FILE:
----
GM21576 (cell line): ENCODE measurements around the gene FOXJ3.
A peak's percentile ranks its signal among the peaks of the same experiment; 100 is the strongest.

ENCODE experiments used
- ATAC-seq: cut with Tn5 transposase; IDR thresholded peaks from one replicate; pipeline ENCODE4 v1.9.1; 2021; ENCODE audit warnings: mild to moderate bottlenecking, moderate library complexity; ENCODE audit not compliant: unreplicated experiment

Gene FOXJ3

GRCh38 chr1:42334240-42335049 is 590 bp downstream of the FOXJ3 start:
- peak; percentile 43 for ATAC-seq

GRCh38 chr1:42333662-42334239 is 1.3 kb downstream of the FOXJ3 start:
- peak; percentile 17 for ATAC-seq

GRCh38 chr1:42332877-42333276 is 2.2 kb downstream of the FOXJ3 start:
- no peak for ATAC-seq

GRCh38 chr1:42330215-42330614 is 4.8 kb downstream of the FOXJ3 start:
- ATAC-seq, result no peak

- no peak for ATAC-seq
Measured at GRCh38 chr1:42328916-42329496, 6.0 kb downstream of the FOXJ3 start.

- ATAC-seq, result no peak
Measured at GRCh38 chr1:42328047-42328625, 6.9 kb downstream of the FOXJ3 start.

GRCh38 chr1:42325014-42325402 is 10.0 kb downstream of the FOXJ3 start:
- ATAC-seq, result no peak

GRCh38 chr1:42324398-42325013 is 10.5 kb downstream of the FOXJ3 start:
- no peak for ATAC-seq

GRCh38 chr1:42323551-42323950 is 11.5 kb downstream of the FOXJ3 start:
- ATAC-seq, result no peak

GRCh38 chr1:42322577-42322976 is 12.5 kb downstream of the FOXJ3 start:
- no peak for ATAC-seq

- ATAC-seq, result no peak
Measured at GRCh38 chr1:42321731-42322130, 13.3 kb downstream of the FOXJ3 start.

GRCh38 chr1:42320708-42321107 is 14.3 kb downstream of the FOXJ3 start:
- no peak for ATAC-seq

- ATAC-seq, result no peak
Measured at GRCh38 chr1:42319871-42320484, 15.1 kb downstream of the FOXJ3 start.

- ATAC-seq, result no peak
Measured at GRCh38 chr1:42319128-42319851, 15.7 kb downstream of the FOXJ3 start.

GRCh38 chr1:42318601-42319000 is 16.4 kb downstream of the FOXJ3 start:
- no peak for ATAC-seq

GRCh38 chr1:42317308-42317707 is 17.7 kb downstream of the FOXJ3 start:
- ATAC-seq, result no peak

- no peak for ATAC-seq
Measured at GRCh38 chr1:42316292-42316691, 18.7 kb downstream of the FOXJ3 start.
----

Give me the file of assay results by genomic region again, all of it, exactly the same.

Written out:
GM21576 (cell line): ENCODE measurements around the gene FOXJ3.
A peak's percentile ranks its signal among the peaks of the same experiment; 100 is the strongest.

ENCODE experiments used
- ATAC-seq: cut with Tn5 transposase; IDR thresholded peaks from one replicate; pipeline ENCODE4 v1.9.1; 2021; ENCODE audit warnings: mild to moderate bottlenecking, moderate library complexity; ENCODE audit not compliant: unreplicated experiment

Gene FOXJ3

GRCh38 chr1:42334240-42335049 is 590 bp downstream of the FOXJ3 start:
- peak; percentile 43 for ATAC-seq

GRCh38 chr1:42333662-42334239 is 1.3 kb downstream of the FOXJ3 start:
- peak; percentile 17 for ATAC-seq

GRCh38 chr1:42332877-42333276 is 2.2 kb downstream of the FOXJ3 start:
- no peak for ATAC-seq

GRCh38 chr1:42330215-42330614 is 4.8 kb downstream of the FOXJ3 start:
- ATAC-seq, result no peak

- no peak for ATAC-seq
Measured at GRCh38 chr1:42328916-42329496, 6.0 kb downstream of the FOXJ3 start.

- ATAC-seq, result no peak
Measured at GRCh38 chr1:42328047-42328625, 6.9 kb downstream of the FOXJ3 start.

GRCh38 chr1:42325014-42325402 is 10.0 kb downstream of the FOXJ3 start:
- ATAC-seq, result no peak

GRCh38 chr1:42324398-42325013 is 10.5 kb downstream of the FOXJ3 start:
- no peak for ATAC-seq

GRCh38 chr1:42323551-42323950 is 11.5 kb downstream of the FOXJ3 start:
- ATAC-seq, result no peak

GRCh38 chr1:42322577-42322976 is 12.5 kb downstream of the FOXJ3 start:
- no peak for ATAC-seq

- ATAC-seq, result no peak
Measured at GRCh38 chr1:42321731-42322130, 13.3 kb downstream of the FOXJ3 start.

GRCh38 chr1:42320708-42321107 is 14.3 kb downstream of the FOXJ3 start:
- no peak for ATAC-seq

- ATAC-seq, result no peak
Measured at GRCh38 chr1:42319871-42320484, 15.1 kb downstream of the FOXJ3 start.

- ATAC-seq, result no peak
Measured at GRCh38 chr1:42319128-42319851, 15.7 kb downstream of the FOXJ3 start.

GRCh38 chr1:42318601-42319000 is 16.4 kb downstream of the FOXJ3 start:
- no peak for ATAC-seq

GRCh38 chr1:42317308-42317707 is 17.7 kb downstream of the FOXJ3 start:
- ATAC-seq, result no peak

- no peak for ATAC-seq
Measured at GRCh38 chr1:42316292-42316691, 18.7 kb downstream of the FOXJ3 start.